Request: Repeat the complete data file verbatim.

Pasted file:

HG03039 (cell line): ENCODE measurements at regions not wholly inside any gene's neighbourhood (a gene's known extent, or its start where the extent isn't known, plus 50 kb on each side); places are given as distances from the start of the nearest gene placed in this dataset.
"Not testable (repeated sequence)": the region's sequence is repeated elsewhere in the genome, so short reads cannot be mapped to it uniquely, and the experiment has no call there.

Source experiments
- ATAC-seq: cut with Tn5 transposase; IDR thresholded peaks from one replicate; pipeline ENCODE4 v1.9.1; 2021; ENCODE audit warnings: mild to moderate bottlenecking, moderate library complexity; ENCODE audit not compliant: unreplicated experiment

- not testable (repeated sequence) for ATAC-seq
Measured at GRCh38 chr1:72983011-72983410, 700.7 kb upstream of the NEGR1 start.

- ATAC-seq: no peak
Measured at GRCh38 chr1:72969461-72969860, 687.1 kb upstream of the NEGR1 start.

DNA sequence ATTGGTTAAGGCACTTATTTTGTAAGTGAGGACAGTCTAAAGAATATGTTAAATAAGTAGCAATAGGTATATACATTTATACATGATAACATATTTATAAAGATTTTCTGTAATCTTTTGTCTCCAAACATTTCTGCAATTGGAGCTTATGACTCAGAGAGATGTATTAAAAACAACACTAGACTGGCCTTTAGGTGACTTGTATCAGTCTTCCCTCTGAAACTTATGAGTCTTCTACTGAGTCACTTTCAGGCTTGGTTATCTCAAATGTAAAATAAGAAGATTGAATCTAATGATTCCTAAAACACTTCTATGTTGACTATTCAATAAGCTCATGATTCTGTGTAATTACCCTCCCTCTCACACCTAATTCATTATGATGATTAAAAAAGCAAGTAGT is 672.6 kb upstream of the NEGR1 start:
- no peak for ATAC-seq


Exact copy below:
HG03039 (cell line): ENCODE measurements at regions not wholly inside any gene's neighbourhood (a gene's known extent, or its start where the extent isn't known, plus 50 kb on each side); places are given as distances from the start of the nearest gene placed in this dataset.
"Not testable (repeated sequence)": the region's sequence is repeated elsewhere in the genome, so short reads cannot be mapped to it uniquely, and the experiment has no call there.

Source experiments
- ATAC-seq: cut with Tn5 transposase; IDR thresholded peaks from one replicate; pipeline ENCODE4 v1.9.1; 2021; ENCODE audit warnings: mild to moderate bottlenecking, moderate library complexity; ENCODE audit not compliant: unreplicated experiment

- not testable (repeated sequence) for ATAC-seq
Measured at GRCh38 chr1:72983011-72983410, 700.7 kb upstream of the NEGR1 start.

- ATAC-seq: no peak
Measured at GRCh38 chr1:72969461-72969860, 687.1 kb upstream of the NEGR1 start.

DNA sequence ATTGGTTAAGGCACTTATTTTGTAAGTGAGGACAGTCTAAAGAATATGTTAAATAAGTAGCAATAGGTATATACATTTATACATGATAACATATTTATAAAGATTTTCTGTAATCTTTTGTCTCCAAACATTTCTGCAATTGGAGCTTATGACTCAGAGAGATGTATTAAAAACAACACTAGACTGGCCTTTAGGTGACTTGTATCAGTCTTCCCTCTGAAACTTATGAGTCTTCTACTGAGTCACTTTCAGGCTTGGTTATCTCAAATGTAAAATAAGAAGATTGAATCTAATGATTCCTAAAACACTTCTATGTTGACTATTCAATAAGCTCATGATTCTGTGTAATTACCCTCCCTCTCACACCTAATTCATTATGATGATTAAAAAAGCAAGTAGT is 672.6 kb upstream of the NEGR1 start:
- no peak for ATAC-seq